Book Review – Out Standing in the Field

“It’s worth noting that Sandra Perron has few kind words for the products of RMC, as during her infantry training, cadets from the College were, according to her, some of her most malicious and persistent tormentors.”

Book Review – Out Standing in the Field – By Sandra Perron

Published by Cormorant Books – 315 pp.  $24.95

Review by 12570 Mike Kennedy

“Hazing is a poor substitute for leadership.”

–          Admiral John S. McCain Jr., 1911 – 1981     

Growing up as one of four daughters in a service family, Sandra Perron probably never set out to make history. Nonetheless, she did just that in August 1992, when she joined the 2nd Battalion of the storied R22eR as Canada’s first fully-qualified infantry officer. As a woman seeking to make her mark in what has always been regarded as the hardest of the hardcore military occupations, by all accounts Perron proved her mettle in the field, first on infantry training and subsequently commanding troops on operations.

Even so, her efforts to gain acceptance were frequently rebuffed with hostility and derision by her male colleagues, and beneath her seemingly unshakable exterior, she was often left feeling isolated and vulnerable. In Out Standing in the Field, Perron recounts her journey through the world of the combat arms, and describes the events that eventually led her to give up her lifelong dream of being an airborne soldier, and seek alternate opportunities in the civilian world instead.

Perron’s first taste of military life came at the tender age of 14, at which time she joined her local Army Cadet Corps in Edmonton. By all accounts she relished it, excelling in her training and earning jump wings at the Canadian Airborne Centre. After high school she signed up for a full-time career, initially planning on becoming one of the first women to enter RRMC. In a peculiar twist of fate, she was advised midway through BOTC that she would be attending civilian university instead. In 1988, with a degree from the University of Winnipeg and an officer’s commission in hand, Perron was ready to join the ranks of the Regular Force.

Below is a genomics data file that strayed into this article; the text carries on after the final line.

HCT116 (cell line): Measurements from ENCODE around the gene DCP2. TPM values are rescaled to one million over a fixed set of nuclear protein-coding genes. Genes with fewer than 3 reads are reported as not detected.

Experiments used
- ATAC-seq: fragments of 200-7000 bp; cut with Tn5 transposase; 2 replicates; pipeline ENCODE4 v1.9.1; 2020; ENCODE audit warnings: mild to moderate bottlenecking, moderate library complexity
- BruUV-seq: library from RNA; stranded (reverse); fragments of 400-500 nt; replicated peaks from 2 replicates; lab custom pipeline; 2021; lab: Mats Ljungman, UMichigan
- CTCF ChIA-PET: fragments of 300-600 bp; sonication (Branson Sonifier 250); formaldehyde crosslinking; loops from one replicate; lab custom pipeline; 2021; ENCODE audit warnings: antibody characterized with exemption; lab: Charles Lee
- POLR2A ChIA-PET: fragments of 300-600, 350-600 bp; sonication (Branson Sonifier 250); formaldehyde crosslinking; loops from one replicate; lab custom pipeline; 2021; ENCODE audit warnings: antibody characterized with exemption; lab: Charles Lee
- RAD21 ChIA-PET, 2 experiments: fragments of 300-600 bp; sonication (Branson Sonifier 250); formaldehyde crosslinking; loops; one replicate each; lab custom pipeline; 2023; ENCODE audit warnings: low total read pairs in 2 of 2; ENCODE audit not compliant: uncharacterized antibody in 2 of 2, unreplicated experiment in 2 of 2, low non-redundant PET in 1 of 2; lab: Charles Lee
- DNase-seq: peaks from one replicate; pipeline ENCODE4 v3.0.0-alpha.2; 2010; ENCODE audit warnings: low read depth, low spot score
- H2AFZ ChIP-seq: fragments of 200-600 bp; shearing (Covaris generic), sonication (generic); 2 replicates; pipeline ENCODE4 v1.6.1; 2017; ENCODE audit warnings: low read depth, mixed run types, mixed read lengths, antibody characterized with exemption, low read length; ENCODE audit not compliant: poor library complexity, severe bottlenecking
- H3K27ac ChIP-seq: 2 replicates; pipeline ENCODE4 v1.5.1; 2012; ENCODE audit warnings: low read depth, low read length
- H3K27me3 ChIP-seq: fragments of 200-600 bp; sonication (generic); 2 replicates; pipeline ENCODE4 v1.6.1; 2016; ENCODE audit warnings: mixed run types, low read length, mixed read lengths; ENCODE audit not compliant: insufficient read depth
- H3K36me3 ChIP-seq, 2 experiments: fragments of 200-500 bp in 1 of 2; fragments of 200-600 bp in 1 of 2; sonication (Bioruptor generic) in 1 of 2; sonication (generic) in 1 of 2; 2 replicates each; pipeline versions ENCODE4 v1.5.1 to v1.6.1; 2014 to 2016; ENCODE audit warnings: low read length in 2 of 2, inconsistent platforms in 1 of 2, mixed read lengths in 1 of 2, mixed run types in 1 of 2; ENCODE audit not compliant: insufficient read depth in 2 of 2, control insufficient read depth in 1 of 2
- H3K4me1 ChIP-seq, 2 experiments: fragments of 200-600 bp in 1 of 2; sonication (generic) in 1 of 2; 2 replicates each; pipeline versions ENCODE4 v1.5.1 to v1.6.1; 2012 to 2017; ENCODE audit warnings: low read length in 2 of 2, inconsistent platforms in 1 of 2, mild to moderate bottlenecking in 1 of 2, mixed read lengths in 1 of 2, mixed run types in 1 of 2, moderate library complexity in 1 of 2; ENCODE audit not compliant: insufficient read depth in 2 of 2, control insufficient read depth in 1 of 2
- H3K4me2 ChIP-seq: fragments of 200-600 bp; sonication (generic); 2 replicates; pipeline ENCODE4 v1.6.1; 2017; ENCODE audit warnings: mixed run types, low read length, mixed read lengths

Perron’s initial attempts to pursue a career in the combat arms were stymied by the policies that were in effect at the time, and consequently, she began her career as an Army transport officer. Not long thereafter, a ruling by the Canadian Human Rights commission lifted the restrictions on women in the combat arms, and by the summer of 1991, she found herself in Gagetown, one of four female candidates seeking to begin infantry training. Her three compatriots eventually fell by the wayside, leaving Perron as the sole survivor who would become the first woman to go the distance. It proved to be a difficult road to hoe, as apart from the rigors of the actual training itself, Perron frequently found herself the target of various forms of petty and vindictive harassment by officers and male candidates who made their resentment of her presence very clear.

Notwithstanding the indignities she suffered, Perron soldiered on, and by all accounts did very well in her training. She earned the respect of a group of male colleagues who were fellow trainees – the “Pepperoni Lovers” – and became very close friends with a number of them. Later, after she joined the battalion, even though she continued to encounter resistance from certain officers who believed that women had no place in the combat arms, she was nonetheless successful in apparently gaining the confidence of her NCO’s and soldiers.

What would undoubtedly become the most memorable and celebrated incident of her career occurred exactly 25 years ago this month, as Perron and her colleagues were nearing the end of their Phase 3 course. On the night of May 6, 1992, as part of a mock POW exercise, Perron and several of her fellow candidates were taken prisoner. Over the course of that night, she spent several hours tied to a tree, wearing only her grey wool socks in the late spring snow, and was subjected to a brutal interrogation during which she was repeatedly struck by her captors before eventually being “executed”.

What no one anticipated at the time was that several years later, the story of what happened in the POW exercise would eventually find its way into the media. When a photo of an obviously exhausted Perron, slumped over and tied to a tree, appeared in the newspapers in late December 1996, it caused a national scandal, and one that probably could not have come at a worse time. It was yet another black eye to an Army that was already badly reeling from the Somalia fiasco and the unsavory revelations that emerged in its aftermath.

As a serving officer, Perron performed very well, and probably the highlight of her career was a tour in the Balkans in 1995. But despite her obvious aptitude and potential, she was often relegated to menial duties, and repeatedly denied the same opportunities for advancement that were offered to her male peers. The final straw came after her return from Croatia, when she learned that her next posting would be one as a junior instructor on the Phase 2 infantry course in Gagetown. When Ottawa refused to budge despite her vigorous protests for a more suitable job, Perron finally decided she had had enough of fighting the system. Submitting her release at the end of 1995, she has since moved on to a successful civilian business career. Even so, her book makes it clear that she continues to feel a powerful emotional attachment to her regiment, as well as tremendous pride in what she accomplished.